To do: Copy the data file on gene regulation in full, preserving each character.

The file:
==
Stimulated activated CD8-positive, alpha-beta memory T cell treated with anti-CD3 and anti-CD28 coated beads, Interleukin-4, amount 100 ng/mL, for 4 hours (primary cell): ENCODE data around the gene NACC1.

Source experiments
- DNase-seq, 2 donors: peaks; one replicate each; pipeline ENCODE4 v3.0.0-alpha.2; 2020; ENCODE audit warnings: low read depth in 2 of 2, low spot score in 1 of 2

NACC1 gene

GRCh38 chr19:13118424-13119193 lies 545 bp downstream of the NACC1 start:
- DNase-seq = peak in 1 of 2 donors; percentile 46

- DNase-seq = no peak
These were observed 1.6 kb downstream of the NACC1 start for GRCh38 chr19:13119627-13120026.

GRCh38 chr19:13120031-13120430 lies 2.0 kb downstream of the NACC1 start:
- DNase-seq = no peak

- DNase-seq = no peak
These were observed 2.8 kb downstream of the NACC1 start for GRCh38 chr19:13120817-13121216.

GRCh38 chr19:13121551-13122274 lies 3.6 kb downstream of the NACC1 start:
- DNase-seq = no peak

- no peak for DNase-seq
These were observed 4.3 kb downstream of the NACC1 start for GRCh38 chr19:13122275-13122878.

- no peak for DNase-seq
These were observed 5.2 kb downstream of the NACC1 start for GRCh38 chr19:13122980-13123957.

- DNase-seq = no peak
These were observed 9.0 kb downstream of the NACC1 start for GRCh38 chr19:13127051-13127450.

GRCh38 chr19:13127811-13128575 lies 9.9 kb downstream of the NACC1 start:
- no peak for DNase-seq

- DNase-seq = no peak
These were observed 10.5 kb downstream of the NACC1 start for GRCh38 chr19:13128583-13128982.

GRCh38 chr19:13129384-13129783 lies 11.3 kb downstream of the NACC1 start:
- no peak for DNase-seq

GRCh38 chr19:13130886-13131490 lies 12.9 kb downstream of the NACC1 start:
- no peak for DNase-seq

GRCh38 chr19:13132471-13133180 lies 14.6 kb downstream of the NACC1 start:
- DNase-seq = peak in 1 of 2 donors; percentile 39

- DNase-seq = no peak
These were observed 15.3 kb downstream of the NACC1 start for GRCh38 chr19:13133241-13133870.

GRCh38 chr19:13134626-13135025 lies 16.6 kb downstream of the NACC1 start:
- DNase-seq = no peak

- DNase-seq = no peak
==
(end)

Stimulated activated CD8-positive, alpha-beta memory T cell treated with anti-CD3 and anti-CD28 coated beads, Interleukin-4, amount 100 ng/mL, for 4 hours (primary cell): ENCODE data around the gene NACC1.

Source experiments
- DNase-seq, 2 donors: peaks; one replicate each; pipeline ENCODE4 v3.0.0-alpha.2; 2020; ENCODE audit warnings: low read depth in 2 of 2, low spot score in 1 of 2

NACC1 gene

GRCh38 chr19:13118424-13119193 lies 545 bp downstream of the NACC1 start:
- DNase-seq = peak in 1 of 2 donors; percentile 46

- DNase-seq = no peak
These were observed 1.6 kb downstream of the NACC1 start for GRCh38 chr19:13119627-13120026.

GRCh38 chr19:13120031-13120430 lies 2.0 kb downstream of the NACC1 start:
- DNase-seq = no peak

- DNase-seq = no peak
These were observed 2.8 kb downstream of the NACC1 start for GRCh38 chr19:13120817-13121216.

GRCh38 chr19:13121551-13122274 lies 3.6 kb downstream of the NACC1 start:
- DNase-seq = no peak

- no peak for DNase-seq
These were observed 4.3 kb downstream of the NACC1 start for GRCh38 chr19:13122275-13122878.

- no peak for DNase-seq
These were observed 5.2 kb downstream of the NACC1 start for GRCh38 chr19:13122980-13123957.

- DNase-seq = no peak
These were observed 9.0 kb downstream of the NACC1 start for GRCh38 chr19:13127051-13127450.

GRCh38 chr19:13127811-13128575 lies 9.9 kb downstream of the NACC1 start:
- no peak for DNase-seq

- DNase-seq = no peak
These were observed 10.5 kb downstream of the NACC1 start for GRCh38 chr19:13128583-13128982.

GRCh38 chr19:13129384-13129783 lies 11.3 kb downstream of the NACC1 start:
- no peak for DNase-seq

GRCh38 chr19:13130886-13131490 lies 12.9 kb downstream of the NACC1 start:
- no peak for DNase-seq

GRCh38 chr19:13132471-13133180 lies 14.6 kb downstream of the NACC1 start:
- DNase-seq = peak in 1 of 2 donors; percentile 39

- DNase-seq = no peak
These were observed 15.3 kb downstream of the NACC1 start for GRCh38 chr19:13133241-13133870.

GRCh38 chr19:13134626-13135025 lies 16.6 kb downstream of the NACC1 start:
- DNase-seq = no peak

- DNase-seq = no peak